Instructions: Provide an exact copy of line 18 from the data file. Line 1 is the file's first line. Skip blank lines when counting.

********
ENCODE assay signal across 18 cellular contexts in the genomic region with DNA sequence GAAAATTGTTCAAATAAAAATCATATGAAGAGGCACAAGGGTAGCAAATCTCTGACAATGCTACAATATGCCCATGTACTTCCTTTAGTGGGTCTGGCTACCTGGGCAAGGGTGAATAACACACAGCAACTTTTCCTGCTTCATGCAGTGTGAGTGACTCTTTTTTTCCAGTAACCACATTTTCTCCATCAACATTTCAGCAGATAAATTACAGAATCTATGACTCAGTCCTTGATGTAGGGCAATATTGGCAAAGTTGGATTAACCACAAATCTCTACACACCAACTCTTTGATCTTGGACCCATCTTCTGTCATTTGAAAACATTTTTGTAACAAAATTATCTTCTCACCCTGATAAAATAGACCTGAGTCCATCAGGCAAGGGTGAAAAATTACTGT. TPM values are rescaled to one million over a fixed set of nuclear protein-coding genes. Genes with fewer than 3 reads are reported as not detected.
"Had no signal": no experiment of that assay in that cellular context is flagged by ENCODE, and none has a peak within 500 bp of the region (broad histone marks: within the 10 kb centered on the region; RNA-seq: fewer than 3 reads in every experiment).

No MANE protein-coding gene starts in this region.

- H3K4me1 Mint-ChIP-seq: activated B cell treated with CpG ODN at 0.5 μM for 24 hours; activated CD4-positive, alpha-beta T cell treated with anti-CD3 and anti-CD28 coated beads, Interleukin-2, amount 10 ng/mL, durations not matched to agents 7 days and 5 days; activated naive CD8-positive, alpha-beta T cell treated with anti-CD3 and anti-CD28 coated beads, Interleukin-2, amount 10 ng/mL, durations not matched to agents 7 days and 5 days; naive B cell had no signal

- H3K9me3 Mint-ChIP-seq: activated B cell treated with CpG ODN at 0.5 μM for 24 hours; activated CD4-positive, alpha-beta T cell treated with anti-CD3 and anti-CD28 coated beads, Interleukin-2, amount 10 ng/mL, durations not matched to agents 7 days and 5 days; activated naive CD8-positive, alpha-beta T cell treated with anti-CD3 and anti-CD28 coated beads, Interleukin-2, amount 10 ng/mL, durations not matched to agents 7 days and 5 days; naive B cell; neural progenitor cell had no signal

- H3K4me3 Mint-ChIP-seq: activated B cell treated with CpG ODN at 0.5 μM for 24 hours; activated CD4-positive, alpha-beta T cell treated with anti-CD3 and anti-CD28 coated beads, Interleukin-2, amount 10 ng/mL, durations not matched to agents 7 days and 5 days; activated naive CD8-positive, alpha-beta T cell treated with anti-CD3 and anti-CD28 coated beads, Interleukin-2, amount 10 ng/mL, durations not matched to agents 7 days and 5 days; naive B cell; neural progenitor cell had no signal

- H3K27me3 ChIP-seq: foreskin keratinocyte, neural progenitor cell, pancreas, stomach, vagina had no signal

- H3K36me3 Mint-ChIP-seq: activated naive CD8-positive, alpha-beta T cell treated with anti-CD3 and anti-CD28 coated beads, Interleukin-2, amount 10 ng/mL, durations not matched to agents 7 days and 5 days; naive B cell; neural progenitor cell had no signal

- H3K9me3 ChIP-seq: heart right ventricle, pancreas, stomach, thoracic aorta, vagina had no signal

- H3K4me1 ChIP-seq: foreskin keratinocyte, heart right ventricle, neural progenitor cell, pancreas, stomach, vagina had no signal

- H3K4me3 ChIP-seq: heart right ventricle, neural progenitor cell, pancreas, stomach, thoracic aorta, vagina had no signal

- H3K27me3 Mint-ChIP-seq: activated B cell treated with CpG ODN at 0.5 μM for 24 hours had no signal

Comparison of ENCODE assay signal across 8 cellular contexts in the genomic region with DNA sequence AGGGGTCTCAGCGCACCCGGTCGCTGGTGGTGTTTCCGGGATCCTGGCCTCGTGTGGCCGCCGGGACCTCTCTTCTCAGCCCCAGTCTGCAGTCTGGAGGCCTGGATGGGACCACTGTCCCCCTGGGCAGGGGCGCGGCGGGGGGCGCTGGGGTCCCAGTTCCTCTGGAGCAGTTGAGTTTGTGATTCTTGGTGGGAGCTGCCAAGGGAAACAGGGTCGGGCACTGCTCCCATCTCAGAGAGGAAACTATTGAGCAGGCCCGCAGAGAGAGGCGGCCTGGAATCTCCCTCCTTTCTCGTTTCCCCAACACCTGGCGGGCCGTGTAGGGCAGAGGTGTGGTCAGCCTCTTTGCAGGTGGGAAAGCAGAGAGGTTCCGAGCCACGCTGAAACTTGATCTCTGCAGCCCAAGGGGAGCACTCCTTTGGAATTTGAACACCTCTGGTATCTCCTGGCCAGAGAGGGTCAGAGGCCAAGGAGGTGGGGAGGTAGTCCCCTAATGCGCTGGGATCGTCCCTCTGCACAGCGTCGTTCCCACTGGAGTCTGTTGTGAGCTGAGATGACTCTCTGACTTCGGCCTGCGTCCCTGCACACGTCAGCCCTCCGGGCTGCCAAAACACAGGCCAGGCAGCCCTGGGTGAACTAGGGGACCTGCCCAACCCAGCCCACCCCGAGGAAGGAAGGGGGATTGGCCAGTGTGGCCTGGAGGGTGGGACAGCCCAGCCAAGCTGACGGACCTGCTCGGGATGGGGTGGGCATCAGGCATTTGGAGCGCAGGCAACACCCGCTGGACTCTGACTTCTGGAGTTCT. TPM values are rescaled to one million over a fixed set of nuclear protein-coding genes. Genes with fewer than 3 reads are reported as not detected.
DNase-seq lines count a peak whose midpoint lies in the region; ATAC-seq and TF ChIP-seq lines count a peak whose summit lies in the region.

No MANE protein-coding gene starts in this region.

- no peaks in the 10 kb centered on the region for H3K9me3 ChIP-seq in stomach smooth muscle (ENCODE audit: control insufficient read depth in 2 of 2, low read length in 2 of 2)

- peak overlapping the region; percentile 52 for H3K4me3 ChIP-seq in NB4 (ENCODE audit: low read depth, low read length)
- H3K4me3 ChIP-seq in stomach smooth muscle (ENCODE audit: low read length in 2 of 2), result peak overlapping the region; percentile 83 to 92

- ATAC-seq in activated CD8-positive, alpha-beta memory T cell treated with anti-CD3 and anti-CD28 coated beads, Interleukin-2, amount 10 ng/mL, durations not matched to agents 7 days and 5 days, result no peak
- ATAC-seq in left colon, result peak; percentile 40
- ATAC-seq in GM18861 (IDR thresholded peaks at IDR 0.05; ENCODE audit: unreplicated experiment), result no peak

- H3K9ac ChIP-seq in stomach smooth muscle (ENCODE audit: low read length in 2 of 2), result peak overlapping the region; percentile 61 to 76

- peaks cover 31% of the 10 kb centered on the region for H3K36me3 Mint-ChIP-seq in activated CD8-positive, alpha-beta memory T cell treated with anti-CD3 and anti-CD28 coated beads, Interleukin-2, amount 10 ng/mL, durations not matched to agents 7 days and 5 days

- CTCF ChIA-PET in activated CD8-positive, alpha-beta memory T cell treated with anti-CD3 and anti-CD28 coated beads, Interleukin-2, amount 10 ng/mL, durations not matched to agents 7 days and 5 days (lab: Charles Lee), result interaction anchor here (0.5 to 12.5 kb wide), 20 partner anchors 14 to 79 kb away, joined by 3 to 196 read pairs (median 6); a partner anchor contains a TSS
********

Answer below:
- H3K4me3 ChIP-seq in stomach smooth muscle (ENCODE audit: low read length in 2 of 2), result peak overlapping the region; percentile 83 to 92